I have a large crack on the left rear corner of my white '05 Prius bumper from when my wife bumped into a another car in a parking lot when the temperature was around 4 below. I also have a large dent/scrape on the front left bumper from when someone took a corner too sharp pulling into an alley and my car happened to be parked at that corner. (ugh, Chicago drivers)

Q1: Anyway, I'd like advice on whether to fix or replace these bumpers. I have seen some people say that once you have a crack in the bumper its structural integrity is shot so you should replace it. Is this true?

Q2: It seems to cost several hundred dollars to replace a bumper at a dealer or a body shop, but I feel like I should be able to do it myself if I could get the right parts. Is this replacement something I can do at home? Is there more complexity to replacing a bumper than just removing the old one and installing the new one?

Q3: I am also more confident in my ability to remove a bumper and install a new one than I am in my ability to fix a bumper with epoxy or bondo. I can get cheap, great condition parts from a junk yard. When selecting a bumper from a junk yard, what should I watch out for?

2 Answers 2


On most modern vehicles, the part of the bumper you see is just a facade and has no structural purpose. Often as a part it's just called "bumper cover" or similar. So I don't think the cracks should affect safety in any way.

As for replacing it yourself, the hardest parts are:

  1. Finding all the fasteners to remove the old one.

  2. If the new one you buy isn't pre-painted to match your vehicle, painting it. (This is the hardest part of all.)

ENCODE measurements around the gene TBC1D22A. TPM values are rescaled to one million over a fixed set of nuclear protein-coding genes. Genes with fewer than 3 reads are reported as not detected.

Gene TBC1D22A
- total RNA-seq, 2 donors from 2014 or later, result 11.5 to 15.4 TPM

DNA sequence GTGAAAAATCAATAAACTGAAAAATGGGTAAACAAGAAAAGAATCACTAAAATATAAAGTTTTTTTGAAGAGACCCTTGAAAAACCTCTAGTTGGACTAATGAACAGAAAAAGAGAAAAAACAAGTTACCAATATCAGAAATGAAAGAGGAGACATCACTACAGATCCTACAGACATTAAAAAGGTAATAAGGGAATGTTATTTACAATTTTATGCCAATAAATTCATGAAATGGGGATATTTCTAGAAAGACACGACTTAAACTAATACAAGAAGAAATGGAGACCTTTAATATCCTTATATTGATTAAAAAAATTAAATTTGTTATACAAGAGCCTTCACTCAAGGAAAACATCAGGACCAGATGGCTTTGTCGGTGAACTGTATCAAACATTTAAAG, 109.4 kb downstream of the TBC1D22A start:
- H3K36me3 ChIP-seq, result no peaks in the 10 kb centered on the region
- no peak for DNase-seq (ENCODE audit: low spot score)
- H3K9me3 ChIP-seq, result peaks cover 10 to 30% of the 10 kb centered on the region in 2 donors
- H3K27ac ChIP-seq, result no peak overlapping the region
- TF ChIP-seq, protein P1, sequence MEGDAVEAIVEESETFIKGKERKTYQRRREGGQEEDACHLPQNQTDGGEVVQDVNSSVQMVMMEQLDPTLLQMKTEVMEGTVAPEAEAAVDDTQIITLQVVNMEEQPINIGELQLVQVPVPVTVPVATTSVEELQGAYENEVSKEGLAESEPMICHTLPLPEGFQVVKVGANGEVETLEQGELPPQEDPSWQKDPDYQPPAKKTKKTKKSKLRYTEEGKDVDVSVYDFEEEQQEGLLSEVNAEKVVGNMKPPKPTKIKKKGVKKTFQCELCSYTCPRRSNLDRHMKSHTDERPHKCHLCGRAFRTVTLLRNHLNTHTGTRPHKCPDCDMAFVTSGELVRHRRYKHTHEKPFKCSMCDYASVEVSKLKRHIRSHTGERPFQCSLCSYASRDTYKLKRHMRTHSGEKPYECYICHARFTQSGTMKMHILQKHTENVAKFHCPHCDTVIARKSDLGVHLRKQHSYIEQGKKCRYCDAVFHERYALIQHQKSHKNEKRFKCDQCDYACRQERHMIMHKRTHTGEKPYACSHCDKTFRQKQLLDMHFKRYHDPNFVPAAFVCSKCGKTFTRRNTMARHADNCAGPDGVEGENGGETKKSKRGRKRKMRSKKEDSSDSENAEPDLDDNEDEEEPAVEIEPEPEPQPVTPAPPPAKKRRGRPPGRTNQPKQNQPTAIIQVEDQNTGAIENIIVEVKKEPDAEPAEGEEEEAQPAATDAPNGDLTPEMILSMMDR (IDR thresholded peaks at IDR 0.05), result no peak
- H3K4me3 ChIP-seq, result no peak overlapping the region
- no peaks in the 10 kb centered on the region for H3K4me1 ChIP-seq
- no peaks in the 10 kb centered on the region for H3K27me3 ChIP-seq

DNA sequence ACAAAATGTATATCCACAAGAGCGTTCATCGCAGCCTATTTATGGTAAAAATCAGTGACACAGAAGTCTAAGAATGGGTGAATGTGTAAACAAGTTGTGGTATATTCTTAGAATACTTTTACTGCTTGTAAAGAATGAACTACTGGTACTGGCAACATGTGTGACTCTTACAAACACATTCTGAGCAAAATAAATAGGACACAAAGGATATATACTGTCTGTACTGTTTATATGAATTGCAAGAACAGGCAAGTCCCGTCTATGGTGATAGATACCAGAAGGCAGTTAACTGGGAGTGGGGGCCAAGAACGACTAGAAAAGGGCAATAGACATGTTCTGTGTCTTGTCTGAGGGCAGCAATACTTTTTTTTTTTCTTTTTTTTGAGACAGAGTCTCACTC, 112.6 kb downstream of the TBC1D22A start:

3. Avoiding scratching the paint job when fitting the new one in place on the vehicle.

Unless you can find a cheap replacement that matches your vehicle's paint color, I would seriously consider the "bondo" method instead of replacement, but with a superior fill product, fiberglass resin. You can find such products in auto parts stores right next to the bondo, but they produce a much more durable repair. Sanding and painting over it is still a pain, but less so than painting a whole bumper.

  • Bondo is often less flexible than a plastic bumper cover, and so you may end up with the repair cracking or popping off of the bumper in the future.
    – mac
    Sep 30, 2013 at 15:57
  • 1
    Indeed, drop the bondo and use fiberglass resin instead. It's much more flexible and durable and you can find it right next to the bondo in auto parts stores. Sep 30, 2013 at 16:00
  • Updated my answer to reflect that. Sep 30, 2013 at 16:01

Check for a bumper repair specialty shop in your area. They can weld the plastic cracks as long as it isn't to badly distorted. The bumper will need to be painted if it repaired or if it is new so that cost won't change. The repair may be less than a replacement part. If you decide to repair it yourself don't forget to disarm the airbag as an accidental discharge will add a big additional cost.

  • Is there a reason to expect a danger of airbag deployment when working on the bumper, e.g. sensors that would trigger the airbag if they're disconnected? I ask because I'd like to know, but I'm really skeptical. My impression was that strong efforts are made to ensure that airbags to not deploy except when there's a collision at sufficient velocity to make them beneficial, since deployment can cause serious injury and would be a major liability issue in itself. Sep 29, 2013 at 20:32
  • SERVICE PRECAUTIONS WARNING The Supplemental Restraint System (SRS) must be disabled before performing service on or around system components, steering column, instrument panel components, wiring and sensors. Failure to follow safety and disabling procedures could result in accidental air bag deployment, possible personal injury and unnecessary system repairs. This from the Auto Zone web page but other give the same warnings. You will be working near the sensors. It is not complicated so why take the risk.
    – mikes
    Sep 29, 2013 at 22:38
  • Yeah, I'm aware of the general warnings, but found it odd that the bumper would apply. If removing and replacing the bumper puts you at risk for airbag deployment, I would think bumping another vehicle in a parking lot would be equally risky, and much more dangerous to the driver and passengers, since the seats are occupied. Sep 30, 2013 at 16:03
  • It is not just the potential impacts while doing the repair but the unplugging and reconnectioning of sensors and the possibility of static electricity and stray voltage from anything else that is disconnected.
    – mikes
    Sep 30, 2013 at 20:30

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